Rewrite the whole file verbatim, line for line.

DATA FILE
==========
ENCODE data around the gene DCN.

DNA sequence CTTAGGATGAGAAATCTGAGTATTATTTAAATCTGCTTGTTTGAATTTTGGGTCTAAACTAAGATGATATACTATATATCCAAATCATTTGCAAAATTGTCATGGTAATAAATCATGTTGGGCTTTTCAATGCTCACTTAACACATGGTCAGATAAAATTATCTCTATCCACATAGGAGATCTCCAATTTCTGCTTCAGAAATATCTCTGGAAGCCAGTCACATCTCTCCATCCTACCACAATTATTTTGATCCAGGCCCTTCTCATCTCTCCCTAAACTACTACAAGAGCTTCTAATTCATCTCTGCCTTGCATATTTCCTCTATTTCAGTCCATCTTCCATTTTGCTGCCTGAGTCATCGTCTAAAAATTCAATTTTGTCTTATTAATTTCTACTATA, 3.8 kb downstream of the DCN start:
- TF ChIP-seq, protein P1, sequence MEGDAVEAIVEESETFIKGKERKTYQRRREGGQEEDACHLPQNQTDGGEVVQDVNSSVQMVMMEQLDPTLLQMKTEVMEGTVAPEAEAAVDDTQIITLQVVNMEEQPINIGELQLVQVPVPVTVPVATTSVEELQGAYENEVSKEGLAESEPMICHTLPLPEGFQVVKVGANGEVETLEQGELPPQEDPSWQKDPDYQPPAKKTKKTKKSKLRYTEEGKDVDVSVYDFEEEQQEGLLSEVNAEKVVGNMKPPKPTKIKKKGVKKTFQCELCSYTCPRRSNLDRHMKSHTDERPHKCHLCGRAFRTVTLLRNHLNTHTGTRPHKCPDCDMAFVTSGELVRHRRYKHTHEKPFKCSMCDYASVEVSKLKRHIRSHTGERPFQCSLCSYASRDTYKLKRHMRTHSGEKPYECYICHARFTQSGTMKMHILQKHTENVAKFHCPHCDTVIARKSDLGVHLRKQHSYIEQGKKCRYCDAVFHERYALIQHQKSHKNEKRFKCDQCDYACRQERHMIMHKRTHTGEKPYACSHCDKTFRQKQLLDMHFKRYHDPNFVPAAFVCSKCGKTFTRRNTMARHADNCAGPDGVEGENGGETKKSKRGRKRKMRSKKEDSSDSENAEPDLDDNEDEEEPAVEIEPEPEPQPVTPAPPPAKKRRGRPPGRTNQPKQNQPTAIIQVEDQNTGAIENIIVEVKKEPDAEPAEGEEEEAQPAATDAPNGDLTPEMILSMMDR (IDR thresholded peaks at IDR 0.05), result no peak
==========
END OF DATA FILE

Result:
ENCODE data around the gene DCN.

DNA sequence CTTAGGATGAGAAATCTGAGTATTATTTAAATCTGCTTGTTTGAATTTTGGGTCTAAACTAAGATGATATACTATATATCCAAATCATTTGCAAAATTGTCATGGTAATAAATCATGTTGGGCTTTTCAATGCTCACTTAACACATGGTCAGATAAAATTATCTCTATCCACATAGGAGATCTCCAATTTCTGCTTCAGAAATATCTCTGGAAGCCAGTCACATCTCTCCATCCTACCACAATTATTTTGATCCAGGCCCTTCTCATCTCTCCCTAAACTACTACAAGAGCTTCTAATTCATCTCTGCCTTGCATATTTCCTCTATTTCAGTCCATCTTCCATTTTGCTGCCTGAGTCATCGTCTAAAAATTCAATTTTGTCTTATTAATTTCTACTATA, 3.8 kb downstream of the DCN start:
- TF ChIP-seq, protein P1, sequence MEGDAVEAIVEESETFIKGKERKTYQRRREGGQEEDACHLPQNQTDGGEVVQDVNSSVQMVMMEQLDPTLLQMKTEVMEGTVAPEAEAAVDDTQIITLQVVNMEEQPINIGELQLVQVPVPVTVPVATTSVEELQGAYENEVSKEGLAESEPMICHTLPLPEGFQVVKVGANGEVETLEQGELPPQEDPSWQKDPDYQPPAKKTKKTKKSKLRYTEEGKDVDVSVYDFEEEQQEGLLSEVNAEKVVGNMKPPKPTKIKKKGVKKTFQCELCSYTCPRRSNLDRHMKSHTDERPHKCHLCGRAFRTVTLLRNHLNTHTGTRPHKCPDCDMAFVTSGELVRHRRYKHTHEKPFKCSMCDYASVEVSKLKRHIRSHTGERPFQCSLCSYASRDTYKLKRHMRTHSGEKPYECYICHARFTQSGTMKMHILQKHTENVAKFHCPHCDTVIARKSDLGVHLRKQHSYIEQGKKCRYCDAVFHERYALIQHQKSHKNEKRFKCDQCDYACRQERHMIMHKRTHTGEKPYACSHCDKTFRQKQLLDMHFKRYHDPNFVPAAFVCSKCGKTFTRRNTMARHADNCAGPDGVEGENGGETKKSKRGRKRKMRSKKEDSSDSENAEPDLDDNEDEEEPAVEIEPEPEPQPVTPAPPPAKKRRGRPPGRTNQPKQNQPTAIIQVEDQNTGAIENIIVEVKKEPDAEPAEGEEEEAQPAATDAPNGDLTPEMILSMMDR (IDR thresholded peaks at IDR 0.05), result no peak